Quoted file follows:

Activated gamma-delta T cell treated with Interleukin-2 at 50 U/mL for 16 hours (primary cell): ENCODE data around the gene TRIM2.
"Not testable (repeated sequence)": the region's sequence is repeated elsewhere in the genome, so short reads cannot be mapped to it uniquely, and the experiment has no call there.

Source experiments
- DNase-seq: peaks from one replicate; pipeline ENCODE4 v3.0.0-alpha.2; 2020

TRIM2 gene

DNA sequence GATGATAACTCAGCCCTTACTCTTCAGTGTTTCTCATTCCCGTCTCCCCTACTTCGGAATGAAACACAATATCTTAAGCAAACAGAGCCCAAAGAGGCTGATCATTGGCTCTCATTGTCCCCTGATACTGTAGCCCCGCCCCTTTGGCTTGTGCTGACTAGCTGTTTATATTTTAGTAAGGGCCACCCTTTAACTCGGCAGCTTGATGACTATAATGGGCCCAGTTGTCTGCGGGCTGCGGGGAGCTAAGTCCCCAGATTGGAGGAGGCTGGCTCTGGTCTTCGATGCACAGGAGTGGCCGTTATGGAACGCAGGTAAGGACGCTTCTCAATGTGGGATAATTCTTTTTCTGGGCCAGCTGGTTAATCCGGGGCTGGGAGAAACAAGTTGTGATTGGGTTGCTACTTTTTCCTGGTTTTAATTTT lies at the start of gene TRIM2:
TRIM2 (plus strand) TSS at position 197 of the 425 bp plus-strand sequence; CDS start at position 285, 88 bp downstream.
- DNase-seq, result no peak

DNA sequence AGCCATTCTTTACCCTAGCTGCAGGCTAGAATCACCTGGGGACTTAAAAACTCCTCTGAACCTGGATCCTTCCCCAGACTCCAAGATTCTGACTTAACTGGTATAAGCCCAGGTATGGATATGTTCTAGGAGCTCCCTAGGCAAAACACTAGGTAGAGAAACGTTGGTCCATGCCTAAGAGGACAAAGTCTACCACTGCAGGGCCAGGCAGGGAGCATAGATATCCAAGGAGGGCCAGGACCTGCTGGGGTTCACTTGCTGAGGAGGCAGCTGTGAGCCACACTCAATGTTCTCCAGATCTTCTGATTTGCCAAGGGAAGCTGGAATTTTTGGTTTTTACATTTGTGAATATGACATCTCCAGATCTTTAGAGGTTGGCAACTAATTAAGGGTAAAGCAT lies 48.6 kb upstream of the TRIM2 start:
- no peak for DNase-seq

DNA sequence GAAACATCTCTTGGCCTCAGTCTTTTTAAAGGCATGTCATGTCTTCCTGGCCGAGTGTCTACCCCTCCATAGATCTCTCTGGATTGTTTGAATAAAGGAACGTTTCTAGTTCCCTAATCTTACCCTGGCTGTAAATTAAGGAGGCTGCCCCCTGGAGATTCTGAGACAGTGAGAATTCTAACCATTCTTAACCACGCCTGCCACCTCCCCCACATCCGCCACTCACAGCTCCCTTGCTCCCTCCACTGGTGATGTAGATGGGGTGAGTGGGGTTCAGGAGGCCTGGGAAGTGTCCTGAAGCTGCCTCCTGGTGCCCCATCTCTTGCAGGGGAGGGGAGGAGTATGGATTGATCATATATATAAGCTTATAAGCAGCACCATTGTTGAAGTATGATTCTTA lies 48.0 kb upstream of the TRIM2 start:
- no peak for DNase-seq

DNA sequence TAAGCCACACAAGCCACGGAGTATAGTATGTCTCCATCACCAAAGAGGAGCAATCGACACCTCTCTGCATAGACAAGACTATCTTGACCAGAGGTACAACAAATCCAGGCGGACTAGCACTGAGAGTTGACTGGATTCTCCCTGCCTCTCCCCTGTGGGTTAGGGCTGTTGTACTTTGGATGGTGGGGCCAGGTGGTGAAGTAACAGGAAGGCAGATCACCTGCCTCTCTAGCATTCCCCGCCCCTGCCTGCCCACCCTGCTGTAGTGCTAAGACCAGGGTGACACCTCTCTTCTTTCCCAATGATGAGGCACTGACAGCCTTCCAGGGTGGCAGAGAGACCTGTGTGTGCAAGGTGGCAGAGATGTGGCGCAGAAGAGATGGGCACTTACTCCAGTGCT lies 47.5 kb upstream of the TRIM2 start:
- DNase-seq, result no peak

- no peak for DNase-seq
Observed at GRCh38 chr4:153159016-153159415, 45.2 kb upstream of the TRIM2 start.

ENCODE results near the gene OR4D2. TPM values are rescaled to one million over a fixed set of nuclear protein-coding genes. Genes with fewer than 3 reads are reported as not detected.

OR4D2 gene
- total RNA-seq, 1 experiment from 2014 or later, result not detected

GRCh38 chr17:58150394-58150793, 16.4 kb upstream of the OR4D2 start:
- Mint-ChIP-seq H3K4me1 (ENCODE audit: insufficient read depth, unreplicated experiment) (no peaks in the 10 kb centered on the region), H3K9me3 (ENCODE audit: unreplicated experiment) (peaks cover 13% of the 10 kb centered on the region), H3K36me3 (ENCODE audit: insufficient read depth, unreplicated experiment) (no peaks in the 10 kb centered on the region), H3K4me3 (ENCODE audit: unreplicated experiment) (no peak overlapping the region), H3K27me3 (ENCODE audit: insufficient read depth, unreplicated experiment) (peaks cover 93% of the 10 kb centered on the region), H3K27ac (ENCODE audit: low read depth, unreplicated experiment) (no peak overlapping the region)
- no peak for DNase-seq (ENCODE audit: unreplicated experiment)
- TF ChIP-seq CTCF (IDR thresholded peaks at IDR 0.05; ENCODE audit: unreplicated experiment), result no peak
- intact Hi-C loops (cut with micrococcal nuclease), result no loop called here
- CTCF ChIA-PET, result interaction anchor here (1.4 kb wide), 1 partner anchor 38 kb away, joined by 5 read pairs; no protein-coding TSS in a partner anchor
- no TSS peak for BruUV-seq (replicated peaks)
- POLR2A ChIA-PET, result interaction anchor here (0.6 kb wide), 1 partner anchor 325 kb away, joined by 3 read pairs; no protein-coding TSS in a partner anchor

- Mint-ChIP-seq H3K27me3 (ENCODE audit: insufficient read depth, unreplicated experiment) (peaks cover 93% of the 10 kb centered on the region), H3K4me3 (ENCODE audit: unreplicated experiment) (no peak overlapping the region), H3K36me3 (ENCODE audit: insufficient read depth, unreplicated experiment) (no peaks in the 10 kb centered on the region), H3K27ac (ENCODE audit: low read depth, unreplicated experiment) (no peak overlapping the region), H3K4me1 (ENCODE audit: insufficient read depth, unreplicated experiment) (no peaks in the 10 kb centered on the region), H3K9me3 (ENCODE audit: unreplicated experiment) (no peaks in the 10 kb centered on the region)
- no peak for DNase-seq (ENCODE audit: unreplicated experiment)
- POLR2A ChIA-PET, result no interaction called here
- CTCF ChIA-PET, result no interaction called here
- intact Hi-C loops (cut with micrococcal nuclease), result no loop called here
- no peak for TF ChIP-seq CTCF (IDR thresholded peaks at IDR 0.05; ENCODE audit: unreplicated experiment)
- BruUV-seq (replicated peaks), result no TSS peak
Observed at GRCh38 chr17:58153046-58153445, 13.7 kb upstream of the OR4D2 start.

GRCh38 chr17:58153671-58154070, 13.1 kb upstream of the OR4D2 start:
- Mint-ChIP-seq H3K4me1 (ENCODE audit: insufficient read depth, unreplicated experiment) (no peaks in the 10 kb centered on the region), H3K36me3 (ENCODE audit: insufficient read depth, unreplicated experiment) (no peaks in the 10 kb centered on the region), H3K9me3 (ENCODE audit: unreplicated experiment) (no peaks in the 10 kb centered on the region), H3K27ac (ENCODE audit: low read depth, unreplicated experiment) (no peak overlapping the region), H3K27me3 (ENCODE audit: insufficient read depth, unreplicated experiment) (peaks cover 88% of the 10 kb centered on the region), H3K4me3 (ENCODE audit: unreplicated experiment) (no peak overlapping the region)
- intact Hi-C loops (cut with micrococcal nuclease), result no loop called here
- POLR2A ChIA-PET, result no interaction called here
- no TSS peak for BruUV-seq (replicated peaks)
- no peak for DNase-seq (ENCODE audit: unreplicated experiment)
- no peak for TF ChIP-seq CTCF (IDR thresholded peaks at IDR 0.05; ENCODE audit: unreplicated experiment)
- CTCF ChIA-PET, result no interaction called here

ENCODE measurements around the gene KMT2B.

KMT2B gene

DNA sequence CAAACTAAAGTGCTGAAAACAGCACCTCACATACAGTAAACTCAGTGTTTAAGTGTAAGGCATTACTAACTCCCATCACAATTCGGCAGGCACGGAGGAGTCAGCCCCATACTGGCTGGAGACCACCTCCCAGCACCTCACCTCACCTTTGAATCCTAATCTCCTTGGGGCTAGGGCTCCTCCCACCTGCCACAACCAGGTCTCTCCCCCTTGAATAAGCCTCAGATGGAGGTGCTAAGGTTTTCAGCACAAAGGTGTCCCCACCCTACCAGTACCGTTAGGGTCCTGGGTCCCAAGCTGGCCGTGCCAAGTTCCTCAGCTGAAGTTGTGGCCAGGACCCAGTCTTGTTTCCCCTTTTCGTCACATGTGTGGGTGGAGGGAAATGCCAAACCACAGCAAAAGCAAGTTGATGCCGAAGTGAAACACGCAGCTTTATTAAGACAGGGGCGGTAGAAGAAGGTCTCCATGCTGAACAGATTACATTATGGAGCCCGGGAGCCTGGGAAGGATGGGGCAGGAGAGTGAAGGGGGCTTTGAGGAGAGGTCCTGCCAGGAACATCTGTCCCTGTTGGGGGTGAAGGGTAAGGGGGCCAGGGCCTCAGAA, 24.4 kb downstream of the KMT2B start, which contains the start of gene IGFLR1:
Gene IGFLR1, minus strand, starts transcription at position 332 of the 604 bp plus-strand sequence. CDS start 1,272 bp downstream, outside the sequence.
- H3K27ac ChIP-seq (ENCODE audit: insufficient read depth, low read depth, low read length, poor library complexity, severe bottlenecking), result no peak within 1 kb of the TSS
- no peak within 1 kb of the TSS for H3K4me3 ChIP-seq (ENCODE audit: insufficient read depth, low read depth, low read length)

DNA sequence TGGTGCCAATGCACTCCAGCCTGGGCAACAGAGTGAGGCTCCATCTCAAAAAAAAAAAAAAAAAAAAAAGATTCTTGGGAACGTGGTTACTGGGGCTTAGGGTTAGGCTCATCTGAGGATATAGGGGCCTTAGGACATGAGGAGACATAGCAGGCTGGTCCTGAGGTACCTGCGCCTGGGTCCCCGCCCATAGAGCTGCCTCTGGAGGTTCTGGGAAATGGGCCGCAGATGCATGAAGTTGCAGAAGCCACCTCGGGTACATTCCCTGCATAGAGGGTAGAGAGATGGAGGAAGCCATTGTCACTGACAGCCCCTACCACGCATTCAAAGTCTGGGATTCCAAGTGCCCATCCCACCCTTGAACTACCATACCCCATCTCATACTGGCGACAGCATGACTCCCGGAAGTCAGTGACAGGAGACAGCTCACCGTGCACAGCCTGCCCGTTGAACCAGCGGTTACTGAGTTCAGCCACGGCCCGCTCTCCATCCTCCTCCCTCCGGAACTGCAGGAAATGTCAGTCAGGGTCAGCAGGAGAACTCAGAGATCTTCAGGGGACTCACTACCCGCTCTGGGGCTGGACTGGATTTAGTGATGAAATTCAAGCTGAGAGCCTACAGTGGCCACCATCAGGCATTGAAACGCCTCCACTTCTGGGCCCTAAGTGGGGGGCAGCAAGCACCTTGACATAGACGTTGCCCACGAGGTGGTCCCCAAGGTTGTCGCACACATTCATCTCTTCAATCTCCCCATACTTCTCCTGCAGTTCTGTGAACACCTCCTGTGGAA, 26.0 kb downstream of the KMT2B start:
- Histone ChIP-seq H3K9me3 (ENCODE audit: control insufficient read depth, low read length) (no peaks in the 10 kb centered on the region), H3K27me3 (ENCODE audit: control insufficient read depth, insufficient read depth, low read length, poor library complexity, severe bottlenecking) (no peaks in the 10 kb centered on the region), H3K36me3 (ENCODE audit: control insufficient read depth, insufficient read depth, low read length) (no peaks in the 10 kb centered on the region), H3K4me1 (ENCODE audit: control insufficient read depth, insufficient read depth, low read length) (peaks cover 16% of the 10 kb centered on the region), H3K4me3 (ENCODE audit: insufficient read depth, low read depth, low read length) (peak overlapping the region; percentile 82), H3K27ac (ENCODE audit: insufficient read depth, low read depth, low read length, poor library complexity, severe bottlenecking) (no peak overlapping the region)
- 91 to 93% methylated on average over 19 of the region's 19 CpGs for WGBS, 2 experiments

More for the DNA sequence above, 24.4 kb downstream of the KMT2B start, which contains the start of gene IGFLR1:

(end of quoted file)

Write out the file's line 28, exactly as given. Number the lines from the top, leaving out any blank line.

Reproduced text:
- Mint-ChIP-seq H3K27me3 (ENCODE audit: insufficient read depth, unreplicated experiment) (peaks cover 93% of the 10 kb centered on the region), H3K4me3 (ENCODE audit: unreplicated experiment) (no peak overlapping the region), H3K36me3 (ENCODE audit: insufficient read depth, unreplicated experiment) (no peaks in the 10 kb centered on the region), H3K27ac (ENCODE audit: low read depth, unreplicated experiment) (no peak overlapping the region), H3K4me1 (ENCODE audit: insufficient read depth, unreplicated experiment) (no peaks in the 10 kb centered on the region), H3K9me3 (ENCODE audit: unreplicated experiment) (no peaks in the 10 kb centered on the region)